Pew survey tallies larger Buddhist population than previously thought

A new study by the Pew Forum on Religious and Public Life estimates that between 1 and 1.3 percent of the United States population—between 3 and 4 million people—identifies as Buddhist, a dramatic increase from a 2007 Pew survey that found only about .7 percent of the population to be Buddhist.

The new study, which focused on religious identity and practices of Asian Americans, also estimated that around two-thirds of American Buddhists are Asian American, about double the proportion found in the 2007 survey. The study’s authors said the probable reason for the increased estimate of Asian American Buddhists is that the previous survey was only conducted in English and Spanish, while the new survey was also conducted in seven commonly spoken Asian languages.

You can read the full report here.

 

Comments

  1. arunlikhati says

    For the record, it's written here that "two-thirds of American Buddhists are Asian American, about double the proportion found in previous surveys." I am aware of only one survey which estimated Asian Americans to constitute just a third of American Buddhists: the U.S. Religious Landscape Survey, which I have duly criticized. If there is another such survey, I would deeply appreciate if Shambhala Sun news editors, being the responsible journalists that they are, indicate precisely which survey(s) they are referring to. There are not many. If it should happen that no other such surveys exist, I would both recommend and appreciate that they correct the error.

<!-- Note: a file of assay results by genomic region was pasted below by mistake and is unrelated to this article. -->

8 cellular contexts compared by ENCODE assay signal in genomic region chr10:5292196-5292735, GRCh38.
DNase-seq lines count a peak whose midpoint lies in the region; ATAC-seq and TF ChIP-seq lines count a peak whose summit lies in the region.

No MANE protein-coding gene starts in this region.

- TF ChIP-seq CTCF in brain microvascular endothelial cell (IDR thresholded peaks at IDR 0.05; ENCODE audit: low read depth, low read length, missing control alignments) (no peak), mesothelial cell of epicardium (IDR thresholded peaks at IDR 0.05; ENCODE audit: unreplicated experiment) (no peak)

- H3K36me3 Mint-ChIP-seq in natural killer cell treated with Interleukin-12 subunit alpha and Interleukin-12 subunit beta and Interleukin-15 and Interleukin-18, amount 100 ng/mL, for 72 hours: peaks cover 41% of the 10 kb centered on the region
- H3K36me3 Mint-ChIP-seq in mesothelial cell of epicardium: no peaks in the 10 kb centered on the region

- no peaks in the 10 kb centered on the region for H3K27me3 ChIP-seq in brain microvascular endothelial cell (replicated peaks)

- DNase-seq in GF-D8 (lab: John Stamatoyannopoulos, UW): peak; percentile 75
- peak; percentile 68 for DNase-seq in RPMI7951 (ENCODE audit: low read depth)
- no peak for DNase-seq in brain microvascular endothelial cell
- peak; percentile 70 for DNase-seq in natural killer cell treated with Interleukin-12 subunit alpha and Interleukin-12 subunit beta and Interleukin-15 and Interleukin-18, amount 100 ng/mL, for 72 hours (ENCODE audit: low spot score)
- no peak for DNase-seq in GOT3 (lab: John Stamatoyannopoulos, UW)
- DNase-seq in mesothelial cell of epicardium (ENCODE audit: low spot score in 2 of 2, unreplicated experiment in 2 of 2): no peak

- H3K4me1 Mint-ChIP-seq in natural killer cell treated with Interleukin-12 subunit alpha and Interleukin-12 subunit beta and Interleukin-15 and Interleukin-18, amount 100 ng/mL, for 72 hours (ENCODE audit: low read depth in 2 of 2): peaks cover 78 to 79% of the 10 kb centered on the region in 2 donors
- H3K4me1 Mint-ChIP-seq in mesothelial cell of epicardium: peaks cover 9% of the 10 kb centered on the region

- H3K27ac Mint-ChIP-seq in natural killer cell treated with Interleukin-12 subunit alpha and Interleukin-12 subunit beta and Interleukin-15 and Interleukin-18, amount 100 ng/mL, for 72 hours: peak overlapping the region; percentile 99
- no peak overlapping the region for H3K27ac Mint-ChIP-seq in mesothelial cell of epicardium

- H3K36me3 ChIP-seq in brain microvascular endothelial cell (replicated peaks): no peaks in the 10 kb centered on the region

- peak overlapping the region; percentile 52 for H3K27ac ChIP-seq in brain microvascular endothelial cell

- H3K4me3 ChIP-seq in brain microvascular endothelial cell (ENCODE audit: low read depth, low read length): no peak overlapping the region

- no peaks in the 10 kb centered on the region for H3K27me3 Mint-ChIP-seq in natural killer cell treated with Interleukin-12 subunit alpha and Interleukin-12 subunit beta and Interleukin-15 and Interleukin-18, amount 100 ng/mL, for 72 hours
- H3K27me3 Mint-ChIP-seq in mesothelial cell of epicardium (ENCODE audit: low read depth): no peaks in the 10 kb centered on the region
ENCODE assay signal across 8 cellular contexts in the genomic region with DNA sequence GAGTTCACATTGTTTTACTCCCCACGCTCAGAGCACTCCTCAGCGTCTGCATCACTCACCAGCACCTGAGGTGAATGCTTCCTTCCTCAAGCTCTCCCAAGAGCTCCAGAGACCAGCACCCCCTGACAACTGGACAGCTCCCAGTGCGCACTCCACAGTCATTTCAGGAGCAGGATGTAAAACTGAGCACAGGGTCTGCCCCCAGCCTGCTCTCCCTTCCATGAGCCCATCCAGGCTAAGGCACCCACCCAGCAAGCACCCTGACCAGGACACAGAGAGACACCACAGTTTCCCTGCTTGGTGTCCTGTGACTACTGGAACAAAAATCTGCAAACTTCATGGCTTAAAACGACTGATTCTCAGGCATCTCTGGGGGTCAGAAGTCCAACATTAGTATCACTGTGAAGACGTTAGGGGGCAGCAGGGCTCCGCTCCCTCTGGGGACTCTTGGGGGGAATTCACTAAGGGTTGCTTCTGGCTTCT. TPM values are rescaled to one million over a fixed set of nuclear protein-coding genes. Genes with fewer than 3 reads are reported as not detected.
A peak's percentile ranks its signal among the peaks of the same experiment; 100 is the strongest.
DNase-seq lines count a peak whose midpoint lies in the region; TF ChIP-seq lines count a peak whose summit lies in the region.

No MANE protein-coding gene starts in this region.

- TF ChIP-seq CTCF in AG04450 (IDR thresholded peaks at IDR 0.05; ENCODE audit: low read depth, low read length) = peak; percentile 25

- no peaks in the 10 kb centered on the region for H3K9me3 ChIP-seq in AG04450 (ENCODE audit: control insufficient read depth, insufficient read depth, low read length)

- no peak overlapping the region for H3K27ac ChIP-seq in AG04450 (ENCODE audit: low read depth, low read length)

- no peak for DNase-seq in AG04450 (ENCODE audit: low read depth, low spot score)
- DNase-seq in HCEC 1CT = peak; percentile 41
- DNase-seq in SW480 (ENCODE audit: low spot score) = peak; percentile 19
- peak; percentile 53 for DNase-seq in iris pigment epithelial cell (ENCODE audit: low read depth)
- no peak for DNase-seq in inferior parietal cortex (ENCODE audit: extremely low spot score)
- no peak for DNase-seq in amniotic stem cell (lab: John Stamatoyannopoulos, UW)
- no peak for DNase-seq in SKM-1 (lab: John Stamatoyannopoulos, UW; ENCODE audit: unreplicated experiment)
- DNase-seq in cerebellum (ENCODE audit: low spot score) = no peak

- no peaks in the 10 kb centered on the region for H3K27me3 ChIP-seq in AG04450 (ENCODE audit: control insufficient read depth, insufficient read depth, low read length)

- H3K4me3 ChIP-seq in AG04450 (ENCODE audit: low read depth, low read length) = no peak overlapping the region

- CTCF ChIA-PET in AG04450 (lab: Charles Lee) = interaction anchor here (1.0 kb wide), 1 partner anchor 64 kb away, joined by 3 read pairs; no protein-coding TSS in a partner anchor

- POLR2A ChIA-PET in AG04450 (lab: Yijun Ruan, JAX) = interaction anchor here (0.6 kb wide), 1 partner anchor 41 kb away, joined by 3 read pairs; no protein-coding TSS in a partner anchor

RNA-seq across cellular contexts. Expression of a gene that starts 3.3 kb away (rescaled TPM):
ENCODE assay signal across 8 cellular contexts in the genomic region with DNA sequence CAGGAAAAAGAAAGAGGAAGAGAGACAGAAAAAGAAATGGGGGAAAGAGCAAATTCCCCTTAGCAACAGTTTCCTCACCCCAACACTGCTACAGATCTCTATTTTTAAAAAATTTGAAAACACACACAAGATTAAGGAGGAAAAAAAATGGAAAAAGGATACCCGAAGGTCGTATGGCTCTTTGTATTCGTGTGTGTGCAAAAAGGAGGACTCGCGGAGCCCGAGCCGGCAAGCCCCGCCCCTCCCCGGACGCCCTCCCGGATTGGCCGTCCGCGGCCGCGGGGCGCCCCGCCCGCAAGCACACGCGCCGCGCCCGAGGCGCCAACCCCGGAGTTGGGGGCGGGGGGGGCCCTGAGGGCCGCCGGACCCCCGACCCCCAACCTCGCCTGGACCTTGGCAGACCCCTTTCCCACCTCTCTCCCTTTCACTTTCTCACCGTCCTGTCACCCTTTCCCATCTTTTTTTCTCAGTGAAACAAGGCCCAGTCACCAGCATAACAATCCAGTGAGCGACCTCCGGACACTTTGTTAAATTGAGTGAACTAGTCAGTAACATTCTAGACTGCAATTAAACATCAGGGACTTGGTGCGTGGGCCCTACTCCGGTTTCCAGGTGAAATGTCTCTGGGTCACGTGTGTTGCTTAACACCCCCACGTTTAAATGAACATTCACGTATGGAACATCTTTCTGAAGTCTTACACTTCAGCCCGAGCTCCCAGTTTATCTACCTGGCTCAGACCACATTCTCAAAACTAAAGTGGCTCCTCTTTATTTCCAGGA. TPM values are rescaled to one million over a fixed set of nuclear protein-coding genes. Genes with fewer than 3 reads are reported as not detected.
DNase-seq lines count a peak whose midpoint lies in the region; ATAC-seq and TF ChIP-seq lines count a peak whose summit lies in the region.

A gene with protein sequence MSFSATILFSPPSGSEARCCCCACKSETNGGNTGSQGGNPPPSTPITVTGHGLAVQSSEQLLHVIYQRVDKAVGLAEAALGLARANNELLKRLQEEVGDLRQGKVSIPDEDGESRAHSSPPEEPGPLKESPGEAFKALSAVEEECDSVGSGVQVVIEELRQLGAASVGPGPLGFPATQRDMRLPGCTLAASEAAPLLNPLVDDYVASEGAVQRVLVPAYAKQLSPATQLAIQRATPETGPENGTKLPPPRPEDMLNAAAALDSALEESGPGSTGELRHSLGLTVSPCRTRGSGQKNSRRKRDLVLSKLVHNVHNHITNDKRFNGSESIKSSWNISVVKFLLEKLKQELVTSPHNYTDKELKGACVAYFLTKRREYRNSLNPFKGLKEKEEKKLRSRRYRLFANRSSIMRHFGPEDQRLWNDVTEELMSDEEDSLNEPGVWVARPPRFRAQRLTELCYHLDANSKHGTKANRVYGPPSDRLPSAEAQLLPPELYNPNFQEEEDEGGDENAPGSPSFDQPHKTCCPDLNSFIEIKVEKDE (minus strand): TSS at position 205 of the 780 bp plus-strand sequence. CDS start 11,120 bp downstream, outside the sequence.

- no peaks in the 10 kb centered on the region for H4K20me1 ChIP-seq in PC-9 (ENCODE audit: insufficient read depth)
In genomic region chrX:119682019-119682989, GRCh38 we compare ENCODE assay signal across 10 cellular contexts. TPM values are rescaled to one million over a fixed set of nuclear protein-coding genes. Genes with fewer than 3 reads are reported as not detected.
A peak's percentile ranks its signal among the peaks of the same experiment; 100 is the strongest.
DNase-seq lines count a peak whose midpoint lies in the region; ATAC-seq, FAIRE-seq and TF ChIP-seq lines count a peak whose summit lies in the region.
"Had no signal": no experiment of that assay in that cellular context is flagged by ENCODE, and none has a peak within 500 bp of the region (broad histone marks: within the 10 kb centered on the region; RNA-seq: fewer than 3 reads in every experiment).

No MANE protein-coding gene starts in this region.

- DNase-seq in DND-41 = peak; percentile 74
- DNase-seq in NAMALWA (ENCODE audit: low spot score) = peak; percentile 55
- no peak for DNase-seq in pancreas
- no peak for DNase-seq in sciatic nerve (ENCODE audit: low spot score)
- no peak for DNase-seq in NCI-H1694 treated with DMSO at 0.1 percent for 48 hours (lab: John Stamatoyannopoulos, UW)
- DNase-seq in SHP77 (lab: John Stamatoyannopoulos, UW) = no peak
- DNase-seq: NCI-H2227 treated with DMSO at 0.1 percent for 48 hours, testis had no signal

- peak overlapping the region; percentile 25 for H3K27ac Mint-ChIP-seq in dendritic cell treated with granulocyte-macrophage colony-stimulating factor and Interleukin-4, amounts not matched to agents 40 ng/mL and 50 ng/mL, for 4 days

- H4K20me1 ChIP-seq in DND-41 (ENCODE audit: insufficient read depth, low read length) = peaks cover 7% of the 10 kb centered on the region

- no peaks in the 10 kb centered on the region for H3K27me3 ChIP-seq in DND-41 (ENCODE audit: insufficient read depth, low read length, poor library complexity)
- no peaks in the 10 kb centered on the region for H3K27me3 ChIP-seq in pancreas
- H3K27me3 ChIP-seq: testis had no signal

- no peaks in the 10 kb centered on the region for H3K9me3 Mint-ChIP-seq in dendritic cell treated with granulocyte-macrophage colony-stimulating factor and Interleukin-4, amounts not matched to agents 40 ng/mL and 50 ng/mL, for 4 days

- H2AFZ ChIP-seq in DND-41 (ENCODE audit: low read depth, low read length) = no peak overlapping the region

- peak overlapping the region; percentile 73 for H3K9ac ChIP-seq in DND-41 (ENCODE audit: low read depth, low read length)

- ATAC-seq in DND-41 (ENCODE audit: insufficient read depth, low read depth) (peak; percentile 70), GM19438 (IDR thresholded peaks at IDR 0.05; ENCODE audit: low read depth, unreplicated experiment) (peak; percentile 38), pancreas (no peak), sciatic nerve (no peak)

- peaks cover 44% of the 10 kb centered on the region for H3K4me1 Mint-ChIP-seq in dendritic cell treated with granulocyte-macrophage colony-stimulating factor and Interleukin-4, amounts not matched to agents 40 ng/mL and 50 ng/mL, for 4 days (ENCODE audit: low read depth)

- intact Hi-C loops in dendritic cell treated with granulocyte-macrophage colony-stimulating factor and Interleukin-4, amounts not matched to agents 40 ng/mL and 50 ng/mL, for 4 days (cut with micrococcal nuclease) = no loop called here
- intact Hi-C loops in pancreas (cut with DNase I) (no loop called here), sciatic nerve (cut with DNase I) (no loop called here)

2. Michelle Cabrera says

    I do wish that they're taking the surveys seriously, because I'm quite skeptical about the estimated population of Buddhists. I'm half Asian, and few of my friends are Buddhists, so I tried to research about their population, and I always get different answers. – Mitch C.

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